Dr. Loudon was granted laboratory space for Aqua Clara related work at MSU's Bioeconomy in Holland, Michigan after the facility was donated by Pfizer, Inc., and reopened in spring 2009. The facility allows for more controlled testing, such as determining how different physical configurations of bio-sand systems affect the purification process. He oversees Michigan State University and Hope College students in the lab, where he is able to blend his past research with new applications.
"It is a wonderful facility, with a tremendous amount of lab and bench space, and hoods, making it possible to expand the program with biologically-based products and testing," said Loudon.
Aqua Clara International now offers a purifier system that is assembled by local craftspeople with local materials. Each purifier can be constructed from PVC pipe and HDPE plastic containers of whatever type is locally available, in most cases for less than $15. The system meets World Health Organization guidelines, purifies in a reliable process that requires no electricity or moving parts, and is built from local materials, by local crafters, using simple tools. The purifier systems can also be manufactured, sold and serviced by local entrepreneurs, which contributes to building the local economy.
"World Health statistics estimate that approximately 20 percent of the present global population consumes foul water, and the ingestion of contaminated water kills one child in five before the age of five. We are so appreciative of the research work that Ted Loudon conducts at the Bioeconomy Institute, because it means we are able to carry out our purpose with greater knowledge and impact," says Dr. McDonald.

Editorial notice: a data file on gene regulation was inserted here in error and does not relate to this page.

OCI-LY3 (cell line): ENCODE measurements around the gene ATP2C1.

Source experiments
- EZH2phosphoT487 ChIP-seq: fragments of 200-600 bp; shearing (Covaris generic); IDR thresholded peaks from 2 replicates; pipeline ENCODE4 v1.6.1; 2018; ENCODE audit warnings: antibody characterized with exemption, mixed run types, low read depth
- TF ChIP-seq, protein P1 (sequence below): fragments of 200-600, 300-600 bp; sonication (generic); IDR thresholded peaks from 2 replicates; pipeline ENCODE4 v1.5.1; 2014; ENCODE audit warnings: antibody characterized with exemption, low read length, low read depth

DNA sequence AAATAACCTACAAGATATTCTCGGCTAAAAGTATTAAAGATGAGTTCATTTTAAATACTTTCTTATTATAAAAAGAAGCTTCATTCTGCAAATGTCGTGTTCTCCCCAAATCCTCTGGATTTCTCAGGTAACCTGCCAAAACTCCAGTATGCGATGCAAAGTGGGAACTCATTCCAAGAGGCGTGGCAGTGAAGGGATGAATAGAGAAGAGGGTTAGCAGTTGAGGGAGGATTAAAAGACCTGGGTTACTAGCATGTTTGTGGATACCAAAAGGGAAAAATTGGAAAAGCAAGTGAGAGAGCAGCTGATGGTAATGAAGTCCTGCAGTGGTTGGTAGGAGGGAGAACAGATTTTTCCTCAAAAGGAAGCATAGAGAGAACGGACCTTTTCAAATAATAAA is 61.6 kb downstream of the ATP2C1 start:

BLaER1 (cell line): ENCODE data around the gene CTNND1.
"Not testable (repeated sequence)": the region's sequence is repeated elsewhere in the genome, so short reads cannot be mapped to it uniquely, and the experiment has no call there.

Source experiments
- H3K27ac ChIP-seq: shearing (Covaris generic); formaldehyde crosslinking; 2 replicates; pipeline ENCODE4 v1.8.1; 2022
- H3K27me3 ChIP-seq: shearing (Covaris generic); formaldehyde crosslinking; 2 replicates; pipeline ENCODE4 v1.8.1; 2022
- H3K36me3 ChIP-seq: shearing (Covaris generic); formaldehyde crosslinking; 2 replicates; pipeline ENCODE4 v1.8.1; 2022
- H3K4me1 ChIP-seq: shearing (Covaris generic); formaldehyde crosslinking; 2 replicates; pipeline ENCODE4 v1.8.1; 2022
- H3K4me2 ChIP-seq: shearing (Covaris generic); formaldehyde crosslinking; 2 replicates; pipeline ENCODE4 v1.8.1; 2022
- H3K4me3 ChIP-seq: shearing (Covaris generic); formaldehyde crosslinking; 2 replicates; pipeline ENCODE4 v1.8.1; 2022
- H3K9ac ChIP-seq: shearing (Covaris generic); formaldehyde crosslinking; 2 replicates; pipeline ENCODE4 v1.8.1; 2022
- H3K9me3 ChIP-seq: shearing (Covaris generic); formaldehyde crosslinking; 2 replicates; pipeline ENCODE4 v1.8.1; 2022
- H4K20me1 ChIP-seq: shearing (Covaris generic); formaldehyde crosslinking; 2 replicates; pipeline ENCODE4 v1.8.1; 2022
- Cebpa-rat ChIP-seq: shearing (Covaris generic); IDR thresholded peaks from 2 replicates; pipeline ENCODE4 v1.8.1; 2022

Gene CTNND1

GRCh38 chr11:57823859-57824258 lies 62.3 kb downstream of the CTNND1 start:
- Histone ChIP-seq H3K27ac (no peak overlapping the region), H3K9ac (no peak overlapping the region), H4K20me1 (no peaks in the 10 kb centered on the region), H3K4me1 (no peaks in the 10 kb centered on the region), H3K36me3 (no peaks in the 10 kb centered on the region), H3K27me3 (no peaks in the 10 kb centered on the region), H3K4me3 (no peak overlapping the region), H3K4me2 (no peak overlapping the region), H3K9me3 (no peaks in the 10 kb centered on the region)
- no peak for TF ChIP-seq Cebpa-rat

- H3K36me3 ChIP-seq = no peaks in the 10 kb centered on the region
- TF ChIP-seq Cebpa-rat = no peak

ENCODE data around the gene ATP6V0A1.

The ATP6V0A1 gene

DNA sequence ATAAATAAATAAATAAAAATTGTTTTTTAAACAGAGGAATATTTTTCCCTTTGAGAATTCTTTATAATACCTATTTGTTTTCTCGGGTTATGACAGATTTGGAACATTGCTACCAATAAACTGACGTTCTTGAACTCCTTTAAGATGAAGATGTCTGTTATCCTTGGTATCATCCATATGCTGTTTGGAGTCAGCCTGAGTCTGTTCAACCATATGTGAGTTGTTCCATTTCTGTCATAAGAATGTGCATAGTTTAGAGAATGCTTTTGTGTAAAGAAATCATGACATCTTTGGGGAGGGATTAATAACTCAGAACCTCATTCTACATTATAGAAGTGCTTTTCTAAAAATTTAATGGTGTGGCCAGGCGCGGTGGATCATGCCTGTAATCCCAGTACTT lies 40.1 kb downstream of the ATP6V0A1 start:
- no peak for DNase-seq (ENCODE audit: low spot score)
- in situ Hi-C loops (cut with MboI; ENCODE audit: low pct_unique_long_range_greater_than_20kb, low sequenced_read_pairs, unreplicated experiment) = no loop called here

Aqua Clara International maintains that effective bio-sand filters can be constructed from a variety of materials in a variety of shapes and sizes, allowing productive and effective water purifying solutions to local communities. Dr. Loudon has begun performance evaluations to compare Aqua Clara International units with major alternative bio-sand filter systems. No such data base currently exists, and the research will provide useful data for future ACI projects. Personnel from the Centers for Disease Control are participating in the oversight of this work.
From Research to Application
"The key is to partner with local leaders where water purity is compromised, conduct training sessions that transfer the know-how to those local residents, create locally owned micro-businesses, and empower everyone to move forward using the techniques they have learned. Then the community, and their ability to provide their citizens with clean water at a low cost, is sustainable in a longer term scenario," says Dr. McDonald.
Once testing is completed at the lab in the MSU Bioeconomy Institute, it is ready for beta sites in the field. Dr. Loudon helps deploy filters in areas such as Afghanistan, Laos, Thailand, and Kenya. Soon, he will add Ghana to the list. There doesn't seem to be an end to the need for more research – or Dr. Loudon's enthusiasm for collaborating with people in Michigan and across the globe to find solutions to one of the world's most pressing problems.